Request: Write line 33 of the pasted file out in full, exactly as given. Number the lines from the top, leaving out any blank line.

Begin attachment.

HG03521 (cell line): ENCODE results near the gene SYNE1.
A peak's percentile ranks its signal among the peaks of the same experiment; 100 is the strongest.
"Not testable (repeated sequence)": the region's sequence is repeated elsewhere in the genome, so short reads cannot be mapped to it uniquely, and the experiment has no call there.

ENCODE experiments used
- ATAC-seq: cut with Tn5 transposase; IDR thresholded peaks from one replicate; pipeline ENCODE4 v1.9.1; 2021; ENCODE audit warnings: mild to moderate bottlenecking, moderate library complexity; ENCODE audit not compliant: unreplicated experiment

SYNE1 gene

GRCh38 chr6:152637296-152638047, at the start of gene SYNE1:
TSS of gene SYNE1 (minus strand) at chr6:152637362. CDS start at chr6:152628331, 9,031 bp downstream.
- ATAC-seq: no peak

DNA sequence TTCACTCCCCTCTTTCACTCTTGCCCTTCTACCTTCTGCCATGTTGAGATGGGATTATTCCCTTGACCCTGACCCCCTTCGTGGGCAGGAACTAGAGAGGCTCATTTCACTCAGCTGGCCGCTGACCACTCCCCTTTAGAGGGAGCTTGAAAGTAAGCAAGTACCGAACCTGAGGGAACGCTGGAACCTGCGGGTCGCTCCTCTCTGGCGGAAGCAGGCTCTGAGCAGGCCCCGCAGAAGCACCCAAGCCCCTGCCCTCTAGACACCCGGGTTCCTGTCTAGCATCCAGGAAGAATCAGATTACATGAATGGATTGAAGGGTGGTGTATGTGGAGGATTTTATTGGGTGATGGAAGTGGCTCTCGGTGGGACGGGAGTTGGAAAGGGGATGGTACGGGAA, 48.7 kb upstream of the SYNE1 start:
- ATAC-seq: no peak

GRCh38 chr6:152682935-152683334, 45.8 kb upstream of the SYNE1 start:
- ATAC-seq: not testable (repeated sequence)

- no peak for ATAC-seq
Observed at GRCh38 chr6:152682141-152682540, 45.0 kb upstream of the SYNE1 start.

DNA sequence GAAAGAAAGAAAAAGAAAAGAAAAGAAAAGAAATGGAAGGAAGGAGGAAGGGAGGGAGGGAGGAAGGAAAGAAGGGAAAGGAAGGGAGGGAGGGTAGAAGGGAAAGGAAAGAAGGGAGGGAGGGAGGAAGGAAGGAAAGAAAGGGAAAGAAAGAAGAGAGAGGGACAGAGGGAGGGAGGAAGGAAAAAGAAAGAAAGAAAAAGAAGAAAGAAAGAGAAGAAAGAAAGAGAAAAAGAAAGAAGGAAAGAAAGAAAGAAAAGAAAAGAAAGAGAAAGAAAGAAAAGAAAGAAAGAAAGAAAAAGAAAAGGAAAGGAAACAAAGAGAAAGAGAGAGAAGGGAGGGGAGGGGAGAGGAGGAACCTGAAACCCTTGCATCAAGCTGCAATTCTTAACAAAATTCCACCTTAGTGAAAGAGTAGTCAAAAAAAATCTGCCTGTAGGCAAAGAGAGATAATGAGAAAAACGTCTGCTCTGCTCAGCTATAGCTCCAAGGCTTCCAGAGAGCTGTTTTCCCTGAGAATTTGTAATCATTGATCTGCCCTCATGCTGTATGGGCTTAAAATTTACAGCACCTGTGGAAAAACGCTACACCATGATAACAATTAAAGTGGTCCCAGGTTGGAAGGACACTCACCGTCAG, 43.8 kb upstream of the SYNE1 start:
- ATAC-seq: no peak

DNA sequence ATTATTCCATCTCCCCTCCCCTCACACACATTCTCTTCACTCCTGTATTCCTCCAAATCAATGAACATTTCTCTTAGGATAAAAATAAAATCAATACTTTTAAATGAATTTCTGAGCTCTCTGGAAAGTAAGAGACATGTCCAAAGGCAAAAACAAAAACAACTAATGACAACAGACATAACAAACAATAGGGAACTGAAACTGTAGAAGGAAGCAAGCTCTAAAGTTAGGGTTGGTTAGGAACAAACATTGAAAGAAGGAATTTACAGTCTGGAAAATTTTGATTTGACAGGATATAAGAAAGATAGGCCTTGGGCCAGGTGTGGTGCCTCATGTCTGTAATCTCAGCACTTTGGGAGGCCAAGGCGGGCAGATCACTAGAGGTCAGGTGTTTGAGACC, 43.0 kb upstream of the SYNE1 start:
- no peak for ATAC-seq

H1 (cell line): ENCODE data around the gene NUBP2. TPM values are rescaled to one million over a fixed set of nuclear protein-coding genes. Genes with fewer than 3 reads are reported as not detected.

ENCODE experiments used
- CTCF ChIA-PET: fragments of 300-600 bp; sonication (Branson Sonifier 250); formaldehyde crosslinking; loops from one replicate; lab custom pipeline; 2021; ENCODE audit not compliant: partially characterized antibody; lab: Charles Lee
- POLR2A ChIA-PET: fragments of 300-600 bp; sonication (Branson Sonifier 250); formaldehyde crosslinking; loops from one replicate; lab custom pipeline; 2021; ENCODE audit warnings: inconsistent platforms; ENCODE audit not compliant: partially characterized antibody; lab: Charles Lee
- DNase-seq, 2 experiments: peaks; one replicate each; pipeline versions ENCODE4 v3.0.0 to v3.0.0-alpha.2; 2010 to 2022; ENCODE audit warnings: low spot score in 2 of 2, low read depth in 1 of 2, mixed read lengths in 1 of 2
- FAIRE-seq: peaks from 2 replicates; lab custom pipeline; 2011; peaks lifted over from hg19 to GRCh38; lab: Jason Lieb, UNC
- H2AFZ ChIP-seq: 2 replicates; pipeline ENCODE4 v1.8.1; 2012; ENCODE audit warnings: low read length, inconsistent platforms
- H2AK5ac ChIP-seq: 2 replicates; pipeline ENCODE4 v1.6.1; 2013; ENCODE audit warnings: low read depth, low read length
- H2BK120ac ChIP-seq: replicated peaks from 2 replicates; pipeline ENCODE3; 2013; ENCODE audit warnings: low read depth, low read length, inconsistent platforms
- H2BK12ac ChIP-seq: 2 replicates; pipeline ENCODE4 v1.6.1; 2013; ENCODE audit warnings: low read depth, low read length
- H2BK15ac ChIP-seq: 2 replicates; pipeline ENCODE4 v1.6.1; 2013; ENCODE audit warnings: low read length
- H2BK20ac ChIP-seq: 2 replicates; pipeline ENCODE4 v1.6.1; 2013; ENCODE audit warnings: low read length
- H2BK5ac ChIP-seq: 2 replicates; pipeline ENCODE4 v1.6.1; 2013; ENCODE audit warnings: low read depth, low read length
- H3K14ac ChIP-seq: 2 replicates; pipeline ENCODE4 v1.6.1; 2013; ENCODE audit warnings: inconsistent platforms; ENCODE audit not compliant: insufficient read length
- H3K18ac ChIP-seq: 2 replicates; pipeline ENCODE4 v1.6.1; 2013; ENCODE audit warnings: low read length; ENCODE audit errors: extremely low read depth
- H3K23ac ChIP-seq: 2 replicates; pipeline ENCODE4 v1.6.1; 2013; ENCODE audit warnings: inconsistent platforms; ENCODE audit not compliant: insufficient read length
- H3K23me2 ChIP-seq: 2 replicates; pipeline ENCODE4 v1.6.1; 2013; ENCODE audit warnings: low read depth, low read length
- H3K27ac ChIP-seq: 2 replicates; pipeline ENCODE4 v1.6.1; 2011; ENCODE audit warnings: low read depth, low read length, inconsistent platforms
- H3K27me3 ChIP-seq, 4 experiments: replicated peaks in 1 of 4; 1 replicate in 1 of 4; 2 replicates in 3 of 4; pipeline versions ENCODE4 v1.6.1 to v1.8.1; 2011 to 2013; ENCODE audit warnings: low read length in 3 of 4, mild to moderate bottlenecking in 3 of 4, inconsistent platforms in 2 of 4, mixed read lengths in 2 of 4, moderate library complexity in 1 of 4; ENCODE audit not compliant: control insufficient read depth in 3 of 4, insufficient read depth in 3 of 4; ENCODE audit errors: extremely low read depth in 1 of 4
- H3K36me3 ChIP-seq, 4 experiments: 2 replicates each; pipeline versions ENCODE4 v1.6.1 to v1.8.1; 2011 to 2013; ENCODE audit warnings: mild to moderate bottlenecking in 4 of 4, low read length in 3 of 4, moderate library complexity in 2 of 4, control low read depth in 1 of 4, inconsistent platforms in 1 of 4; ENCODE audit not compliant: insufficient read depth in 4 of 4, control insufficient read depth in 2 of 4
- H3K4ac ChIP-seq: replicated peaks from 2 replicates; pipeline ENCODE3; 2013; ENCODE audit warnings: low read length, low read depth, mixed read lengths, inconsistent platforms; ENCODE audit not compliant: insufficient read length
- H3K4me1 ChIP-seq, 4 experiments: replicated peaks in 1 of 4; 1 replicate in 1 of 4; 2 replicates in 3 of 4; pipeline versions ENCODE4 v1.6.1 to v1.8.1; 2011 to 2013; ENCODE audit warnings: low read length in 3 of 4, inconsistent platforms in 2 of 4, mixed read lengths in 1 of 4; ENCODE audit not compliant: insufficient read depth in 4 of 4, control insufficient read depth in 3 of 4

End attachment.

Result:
- H3K14ac ChIP-seq: 2 replicates; pipeline ENCODE4 v1.6.1; 2013; ENCODE audit warnings: inconsistent platforms; ENCODE audit not compliant: insufficient read length